The issue of Ivy League designations is meaningful to me again because I recently had the choice of graduate programs at Columbia University and the University of California at Berkeley. I believe that some people who were in the same situation picked Columbia, in large part because it is an Ivy League school (though that factor often went carefully unmentioned). By the way, that’s Columbia’s Low Library pictured above. I think it was Nick Lemann who pointed out when I was there that it is a library with no books.

Last October, Malcolm Gladwell, who brings revelatory sociology to the masses, published a story on the Ivy League mystique in the New Yorker. In particular, he described how the Ivy League has effectively branded itself as a high-demand, low-supply luxury, the result of various admissions practices that are themselves remnants of early 20th century policies stemming from conceptions of race, class, ethnicity, and morphology. The article also acts as a roundabout review of the book The Chosen: The Hidden History of Admission and Exclusion at Harvard, Yale, and Princeton by Jerome Karabel (who happens to be a sociologist at Berkeley).

Gladwell is Canadian, and applied to college using a very simple form that took him about ten minutes. The college admissions process, for him, was not the nail-biting, mind-bending, perspective-warping experience it often is for Americans. He writes:

Am I a better or more successful person for having been accepted at the University of Toronto, as opposed to my second or third choice? It strikes me as a curious question. In Ontario, there wasn’t a strict hierarchy of colleges. There were several good ones and several better ones and a number of programs—like computer science at the University of Waterloo—that were world-class. But since all colleges were part of the same public system and tuition everywhere was the same (about a thousand dollars a year, in those days), and a B average in high school pretty much guaranteed you a spot in college, there wasn’t a sense that anything great was at stake in the choice of which college we attended. The issue was whether we attended college, and—most important—how seriously we took the experience once we got there. I thought everyone felt this way. You can imagine my confusion, then, when I first met someone who had gone to Harvard.There was, first of all, that strange initial reluctance to talk about the matter of college at all—a glance downward, a shuffling of the feet, a mumbled mention of Cambridge. “Did you go to Harvard?” I would ask. I had just moved to the United States. I didn’t know the rules. An uncomfortable nod would follow. Don’t define me by my school, they seemed to be saying, which implied that their school actually could define them. And, of course, it did. . . .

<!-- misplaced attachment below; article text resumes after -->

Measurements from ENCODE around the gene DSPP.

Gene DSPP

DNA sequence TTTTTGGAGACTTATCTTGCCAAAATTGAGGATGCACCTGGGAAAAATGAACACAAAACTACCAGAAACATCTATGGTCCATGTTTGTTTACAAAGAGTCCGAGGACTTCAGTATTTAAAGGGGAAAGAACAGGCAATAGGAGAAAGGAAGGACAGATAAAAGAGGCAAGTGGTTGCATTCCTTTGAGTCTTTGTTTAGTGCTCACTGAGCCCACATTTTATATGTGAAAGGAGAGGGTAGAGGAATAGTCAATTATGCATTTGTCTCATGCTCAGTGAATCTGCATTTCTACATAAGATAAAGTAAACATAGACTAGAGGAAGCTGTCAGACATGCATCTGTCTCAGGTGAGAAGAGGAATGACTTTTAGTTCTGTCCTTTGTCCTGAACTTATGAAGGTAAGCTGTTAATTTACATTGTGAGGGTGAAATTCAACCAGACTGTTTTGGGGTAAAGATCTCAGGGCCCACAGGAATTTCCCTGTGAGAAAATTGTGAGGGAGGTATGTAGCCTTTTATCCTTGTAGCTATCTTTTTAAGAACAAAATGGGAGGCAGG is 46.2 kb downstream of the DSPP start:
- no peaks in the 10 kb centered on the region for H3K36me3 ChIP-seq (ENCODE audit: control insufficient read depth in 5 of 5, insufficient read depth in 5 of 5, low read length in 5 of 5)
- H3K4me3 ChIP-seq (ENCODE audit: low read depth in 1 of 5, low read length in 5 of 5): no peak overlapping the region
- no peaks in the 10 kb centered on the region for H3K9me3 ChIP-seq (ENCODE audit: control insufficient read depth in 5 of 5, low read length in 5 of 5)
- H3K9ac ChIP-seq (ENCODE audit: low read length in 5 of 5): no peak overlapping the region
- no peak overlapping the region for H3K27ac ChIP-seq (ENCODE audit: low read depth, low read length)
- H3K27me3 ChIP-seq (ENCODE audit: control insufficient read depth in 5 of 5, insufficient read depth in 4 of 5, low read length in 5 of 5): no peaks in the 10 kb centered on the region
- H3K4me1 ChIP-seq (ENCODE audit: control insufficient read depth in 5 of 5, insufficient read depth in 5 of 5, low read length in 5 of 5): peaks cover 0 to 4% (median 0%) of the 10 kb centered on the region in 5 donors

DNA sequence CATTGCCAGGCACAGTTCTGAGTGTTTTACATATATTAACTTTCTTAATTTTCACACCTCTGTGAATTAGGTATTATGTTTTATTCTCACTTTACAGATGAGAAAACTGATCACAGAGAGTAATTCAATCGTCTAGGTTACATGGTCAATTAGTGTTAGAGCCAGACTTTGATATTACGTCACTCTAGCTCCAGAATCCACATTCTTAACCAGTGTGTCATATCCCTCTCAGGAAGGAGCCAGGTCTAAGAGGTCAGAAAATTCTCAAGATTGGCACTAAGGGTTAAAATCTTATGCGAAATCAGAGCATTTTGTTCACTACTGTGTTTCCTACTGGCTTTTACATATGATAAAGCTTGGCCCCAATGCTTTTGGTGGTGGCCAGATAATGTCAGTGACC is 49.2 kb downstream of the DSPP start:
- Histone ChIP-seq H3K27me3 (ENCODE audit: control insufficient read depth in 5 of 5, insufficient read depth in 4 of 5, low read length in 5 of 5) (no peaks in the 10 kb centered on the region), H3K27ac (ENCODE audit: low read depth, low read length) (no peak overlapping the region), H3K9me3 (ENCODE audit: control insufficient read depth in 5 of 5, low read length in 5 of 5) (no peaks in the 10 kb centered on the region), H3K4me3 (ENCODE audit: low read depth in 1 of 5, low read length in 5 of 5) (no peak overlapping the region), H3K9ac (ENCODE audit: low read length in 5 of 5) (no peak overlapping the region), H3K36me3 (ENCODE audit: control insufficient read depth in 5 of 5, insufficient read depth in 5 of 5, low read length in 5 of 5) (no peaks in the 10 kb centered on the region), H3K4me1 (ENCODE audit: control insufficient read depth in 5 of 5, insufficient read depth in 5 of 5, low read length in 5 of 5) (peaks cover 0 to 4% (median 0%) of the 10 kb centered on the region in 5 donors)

from “Getting In,” New Yorker, October 10, 2005.

Does it? That is one question I had to ask myself when choosing between Berkeley and Columbia. Later in the article, Gladwell discusses the research of a pair of economists, Alan Krueger and Stacy Dale. According to their work, if a student gets into a selective school as well as a less selective one, and then chooses the second option, he or she does as well in life as those who go to the more selective school. I find that a reassuring fact.

There is a big difference here between the choice that that research describes and my choice: namely, I was not choosing undergraduate schools. In fact, Berkeley has many highly-regarded graduate programs, including the journalism school; and I don’t know that the statistics for the journalism programs would bear out the assertion that one is more or less selective than the other. My choice–and here I am fortunate–was between two very good graduate schools. But throughout the process, the implication present in many of my discussions was that success at Columbia was more likely than at Berkeley. I often reminded myself that I could do as well for myself by choosing Berkeley than Columbia.

There are no guarantees, certainly. In fact, “no guarantees” is an appropriate motto for much of my life experience. When choosing, I considered that what happens in my life–my professional life, at least–is not determined solely by my school, but mostly by me. And that helped.